I was watching an interview with Raoul Pal a few days ago on Twitter. In the interview he mentions that we have come to a place where holding liquid money is simply not done. Yes, you may own gold, bitcoin, or any number of investments that will help you maintain or build wealth. However, most of us don't have cash reserves. The end result is that when an emergency does come along, we become motivated sellers. There are many people who would love to buy our gold and bitcoin at a discount to help us liquidate for an emergency.
Here is a link to the video:
Looking at my own finances, I can't say that I disagree with Raoul Pal. I have managed to accumulate savings in crypto at a level that I never would have been able to save in the past. I find myself, however, periodically having to liquidate portions here and there to be able to keep my budget. In the end, things net out. What I liquidate is replaced with extra savings the next paycheck. Still, the fact is that these "mini emergencies" are a glimpse of what I can expect if I had a real emergency.
Real emergencies don't typically happen at the most convenient times. For example, BTC is a bit down this past week. Alts are hurting a bit more. If I had to liquidate today, I would be forced to sell at an undesirable price. As usually happens, as soon as I sell the price will spike.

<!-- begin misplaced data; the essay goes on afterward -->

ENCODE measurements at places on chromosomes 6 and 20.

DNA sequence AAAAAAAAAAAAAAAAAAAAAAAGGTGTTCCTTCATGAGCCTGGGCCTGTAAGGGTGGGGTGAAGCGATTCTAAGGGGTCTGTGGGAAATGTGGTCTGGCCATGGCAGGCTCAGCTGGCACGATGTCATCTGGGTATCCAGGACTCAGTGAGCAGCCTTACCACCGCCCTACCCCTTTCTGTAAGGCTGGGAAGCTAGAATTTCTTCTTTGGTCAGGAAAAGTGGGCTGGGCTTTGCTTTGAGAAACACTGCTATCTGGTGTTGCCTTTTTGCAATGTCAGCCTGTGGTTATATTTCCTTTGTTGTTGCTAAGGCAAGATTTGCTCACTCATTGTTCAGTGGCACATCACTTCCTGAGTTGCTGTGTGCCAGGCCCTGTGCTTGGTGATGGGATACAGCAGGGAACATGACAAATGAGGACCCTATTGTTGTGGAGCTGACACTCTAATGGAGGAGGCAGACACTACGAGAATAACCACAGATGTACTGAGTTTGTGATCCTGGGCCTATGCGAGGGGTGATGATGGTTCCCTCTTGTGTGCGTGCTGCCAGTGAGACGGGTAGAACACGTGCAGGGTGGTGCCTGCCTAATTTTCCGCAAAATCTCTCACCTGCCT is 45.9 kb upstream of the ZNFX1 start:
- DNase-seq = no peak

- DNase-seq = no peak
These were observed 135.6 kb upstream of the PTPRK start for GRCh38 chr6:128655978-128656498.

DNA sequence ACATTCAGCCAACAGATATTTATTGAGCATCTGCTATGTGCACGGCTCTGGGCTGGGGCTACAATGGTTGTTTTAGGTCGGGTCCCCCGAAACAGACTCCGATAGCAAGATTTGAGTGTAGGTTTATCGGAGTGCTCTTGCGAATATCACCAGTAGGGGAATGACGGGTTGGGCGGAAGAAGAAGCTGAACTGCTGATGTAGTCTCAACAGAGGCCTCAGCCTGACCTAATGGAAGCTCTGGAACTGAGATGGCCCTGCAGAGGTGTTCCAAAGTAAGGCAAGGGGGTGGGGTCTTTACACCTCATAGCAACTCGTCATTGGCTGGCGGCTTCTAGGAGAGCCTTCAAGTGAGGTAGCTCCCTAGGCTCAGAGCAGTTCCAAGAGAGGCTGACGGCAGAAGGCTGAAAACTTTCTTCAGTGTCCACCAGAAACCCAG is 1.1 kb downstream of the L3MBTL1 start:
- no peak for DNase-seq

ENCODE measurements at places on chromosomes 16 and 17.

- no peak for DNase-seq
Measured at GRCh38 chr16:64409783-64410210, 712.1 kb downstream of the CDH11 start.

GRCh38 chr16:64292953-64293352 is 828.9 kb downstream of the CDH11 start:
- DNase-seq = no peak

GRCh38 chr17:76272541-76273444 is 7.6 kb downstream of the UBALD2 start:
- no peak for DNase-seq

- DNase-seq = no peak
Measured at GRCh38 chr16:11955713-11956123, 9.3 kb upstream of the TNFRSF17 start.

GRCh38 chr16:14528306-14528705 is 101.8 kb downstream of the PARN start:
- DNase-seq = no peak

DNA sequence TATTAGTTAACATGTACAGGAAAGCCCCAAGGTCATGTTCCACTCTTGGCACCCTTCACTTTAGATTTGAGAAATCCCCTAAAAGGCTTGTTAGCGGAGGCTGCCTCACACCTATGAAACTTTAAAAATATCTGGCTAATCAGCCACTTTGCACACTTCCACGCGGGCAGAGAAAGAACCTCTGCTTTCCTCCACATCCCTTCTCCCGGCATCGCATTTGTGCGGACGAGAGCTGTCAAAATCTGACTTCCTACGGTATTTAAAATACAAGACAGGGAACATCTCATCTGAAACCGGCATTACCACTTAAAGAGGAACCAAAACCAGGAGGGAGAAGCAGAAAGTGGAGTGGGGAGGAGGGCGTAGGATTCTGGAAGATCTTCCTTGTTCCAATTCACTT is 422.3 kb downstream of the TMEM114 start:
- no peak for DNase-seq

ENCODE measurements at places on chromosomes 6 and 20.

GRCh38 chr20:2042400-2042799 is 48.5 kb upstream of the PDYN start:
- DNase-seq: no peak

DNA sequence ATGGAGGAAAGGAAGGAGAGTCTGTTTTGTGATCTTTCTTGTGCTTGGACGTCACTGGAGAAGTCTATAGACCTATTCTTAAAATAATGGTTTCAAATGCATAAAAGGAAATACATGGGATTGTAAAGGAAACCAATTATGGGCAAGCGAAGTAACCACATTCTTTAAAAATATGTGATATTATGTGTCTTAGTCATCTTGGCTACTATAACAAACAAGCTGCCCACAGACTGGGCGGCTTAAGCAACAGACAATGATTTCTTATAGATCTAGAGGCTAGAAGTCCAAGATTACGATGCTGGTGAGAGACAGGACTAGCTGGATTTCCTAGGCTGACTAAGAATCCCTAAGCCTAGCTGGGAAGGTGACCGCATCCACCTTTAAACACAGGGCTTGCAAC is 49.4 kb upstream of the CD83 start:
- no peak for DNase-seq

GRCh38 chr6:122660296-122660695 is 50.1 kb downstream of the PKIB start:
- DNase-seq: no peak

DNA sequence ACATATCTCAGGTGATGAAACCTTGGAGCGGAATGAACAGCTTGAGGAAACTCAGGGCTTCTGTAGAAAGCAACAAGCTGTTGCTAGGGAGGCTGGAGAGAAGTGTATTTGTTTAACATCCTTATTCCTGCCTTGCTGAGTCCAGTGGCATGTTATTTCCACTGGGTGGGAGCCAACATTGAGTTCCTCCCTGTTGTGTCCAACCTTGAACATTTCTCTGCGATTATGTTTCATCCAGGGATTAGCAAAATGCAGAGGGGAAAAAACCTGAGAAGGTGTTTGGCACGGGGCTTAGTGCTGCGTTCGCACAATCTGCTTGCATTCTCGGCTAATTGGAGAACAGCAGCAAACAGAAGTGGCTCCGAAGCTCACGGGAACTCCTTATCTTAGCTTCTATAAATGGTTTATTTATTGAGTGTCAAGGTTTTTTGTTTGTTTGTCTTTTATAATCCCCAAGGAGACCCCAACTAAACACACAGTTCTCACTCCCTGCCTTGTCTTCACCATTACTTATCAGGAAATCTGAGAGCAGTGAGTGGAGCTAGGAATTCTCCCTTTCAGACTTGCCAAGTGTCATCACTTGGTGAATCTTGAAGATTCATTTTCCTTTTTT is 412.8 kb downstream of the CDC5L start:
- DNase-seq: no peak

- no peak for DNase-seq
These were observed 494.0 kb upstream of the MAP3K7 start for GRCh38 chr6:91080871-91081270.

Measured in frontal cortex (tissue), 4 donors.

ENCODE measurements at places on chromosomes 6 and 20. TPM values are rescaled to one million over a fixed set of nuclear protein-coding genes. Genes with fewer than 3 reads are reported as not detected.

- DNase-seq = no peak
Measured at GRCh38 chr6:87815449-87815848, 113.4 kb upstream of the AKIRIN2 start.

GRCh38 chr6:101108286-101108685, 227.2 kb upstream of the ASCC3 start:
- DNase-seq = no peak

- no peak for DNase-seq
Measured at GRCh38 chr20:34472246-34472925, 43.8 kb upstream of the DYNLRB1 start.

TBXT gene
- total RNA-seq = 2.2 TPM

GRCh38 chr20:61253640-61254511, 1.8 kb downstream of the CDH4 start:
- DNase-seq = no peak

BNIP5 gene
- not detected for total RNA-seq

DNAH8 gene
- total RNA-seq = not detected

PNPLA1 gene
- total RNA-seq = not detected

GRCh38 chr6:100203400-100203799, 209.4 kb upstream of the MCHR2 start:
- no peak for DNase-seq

Part of my problem is that I have been keeping too low of a balance on my debit card. My bills each paycheck vary between $500 and $800. I have been keeping a balance of about $300 on my card. I thought I would be clever by earning interest for a few days until I have to top up to $300. Whatever money is left over, I usually put into crypto. The problem ends up being that I'll have surprise purchases crop up that weren't factored into my budget. Then I have to liquidate crypto to help me cover the difference. This is crypto that would have otherwise been cash savings or stablecoin.
I need to stop trying to be clever. I would be better served by raising the debit card top up level from $300 to $1000. This way, my card has enough cash to cover both expected and unexpected expenses. Then, the next paycheck I can top up the balance again. It would also make sense to have a second cash account with the same balance as the debit card account to act as an emergency buffer. This would spare me having to liquidate my investments.
If we listen to traditional financial advice, I should save up to six months of household expenses to help us weather any emergency. This is where I hesitate. That's a lot of money to sit around not working. However, this is probably what Raoul Pal was referring to when he spoke about our aversion to having cash. Mathematically, it makes sense to have that money invested. However, strategically, the cash needs to be available to deploy relatively quickly. In reality, I could use credit cards to get me over a quick bump. Then I would pay off the credit cards with savings. The point of all this would be to have cash that I can use to make that payment without pulling it out of investments that would have tax consequences.
This is definitely a time to review what I am doing with my money and the reasoning for doing it. I may have jumped the gun by starting to invest before establishing savings.
Posted Using LeoFinance